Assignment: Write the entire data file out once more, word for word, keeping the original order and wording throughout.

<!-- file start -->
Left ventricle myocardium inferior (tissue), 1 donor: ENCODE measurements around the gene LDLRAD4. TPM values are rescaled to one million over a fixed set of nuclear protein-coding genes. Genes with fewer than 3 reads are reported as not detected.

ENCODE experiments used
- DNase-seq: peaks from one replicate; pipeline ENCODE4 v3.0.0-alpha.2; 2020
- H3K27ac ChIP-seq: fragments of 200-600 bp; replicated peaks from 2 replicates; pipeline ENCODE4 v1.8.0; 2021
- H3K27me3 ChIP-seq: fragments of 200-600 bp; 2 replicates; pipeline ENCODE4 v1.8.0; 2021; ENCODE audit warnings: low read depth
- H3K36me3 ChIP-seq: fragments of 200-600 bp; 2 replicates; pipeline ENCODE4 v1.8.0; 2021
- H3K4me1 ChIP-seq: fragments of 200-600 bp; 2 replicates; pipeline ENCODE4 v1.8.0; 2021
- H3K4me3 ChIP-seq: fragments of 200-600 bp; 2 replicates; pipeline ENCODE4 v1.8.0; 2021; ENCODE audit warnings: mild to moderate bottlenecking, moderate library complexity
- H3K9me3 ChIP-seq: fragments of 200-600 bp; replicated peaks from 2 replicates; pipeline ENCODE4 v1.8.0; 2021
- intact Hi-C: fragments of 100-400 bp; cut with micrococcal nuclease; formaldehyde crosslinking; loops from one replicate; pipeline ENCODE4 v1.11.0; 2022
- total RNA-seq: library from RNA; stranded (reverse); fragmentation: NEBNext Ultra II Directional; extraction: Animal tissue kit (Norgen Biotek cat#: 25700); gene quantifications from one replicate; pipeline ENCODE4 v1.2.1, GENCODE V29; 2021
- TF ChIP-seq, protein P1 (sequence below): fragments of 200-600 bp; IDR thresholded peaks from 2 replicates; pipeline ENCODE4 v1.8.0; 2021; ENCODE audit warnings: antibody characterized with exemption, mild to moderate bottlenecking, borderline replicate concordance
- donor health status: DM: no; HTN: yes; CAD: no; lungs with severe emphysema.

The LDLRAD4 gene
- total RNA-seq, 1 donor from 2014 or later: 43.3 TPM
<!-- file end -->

Left ventricle myocardium inferior (tissue), 1 donor: ENCODE measurements around the gene LDLRAD4. TPM values are rescaled to one million over a fixed set of nuclear protein-coding genes. Genes with fewer than 3 reads are reported as not detected.

ENCODE experiments used
- DNase-seq: peaks from one replicate; pipeline ENCODE4 v3.0.0-alpha.2; 2020
- H3K27ac ChIP-seq: fragments of 200-600 bp; replicated peaks from 2 replicates; pipeline ENCODE4 v1.8.0; 2021
- H3K27me3 ChIP-seq: fragments of 200-600 bp; 2 replicates; pipeline ENCODE4 v1.8.0; 2021; ENCODE audit warnings: low read depth
- H3K36me3 ChIP-seq: fragments of 200-600 bp; 2 replicates; pipeline ENCODE4 v1.8.0; 2021
- H3K4me1 ChIP-seq: fragments of 200-600 bp; 2 replicates; pipeline ENCODE4 v1.8.0; 2021
- H3K4me3 ChIP-seq: fragments of 200-600 bp; 2 replicates; pipeline ENCODE4 v1.8.0; 2021; ENCODE audit warnings: mild to moderate bottlenecking, moderate library complexity
- H3K9me3 ChIP-seq: fragments of 200-600 bp; replicated peaks from 2 replicates; pipeline ENCODE4 v1.8.0; 2021
- intact Hi-C: fragments of 100-400 bp; cut with micrococcal nuclease; formaldehyde crosslinking; loops from one replicate; pipeline ENCODE4 v1.11.0; 2022
- total RNA-seq: library from RNA; stranded (reverse); fragmentation: NEBNext Ultra II Directional; extraction: Animal tissue kit (Norgen Biotek cat#: 25700); gene quantifications from one replicate; pipeline ENCODE4 v1.2.1, GENCODE V29; 2021
- TF ChIP-seq, protein P1 (sequence below): fragments of 200-600 bp; IDR thresholded peaks from 2 replicates; pipeline ENCODE4 v1.8.0; 2021; ENCODE audit warnings: antibody characterized with exemption, mild to moderate bottlenecking, borderline replicate concordance
- donor health status: DM: no; HTN: yes; CAD: no; lungs with severe emphysema.

The LDLRAD4 gene
- total RNA-seq, 1 donor from 2014 or later: 43.3 TPM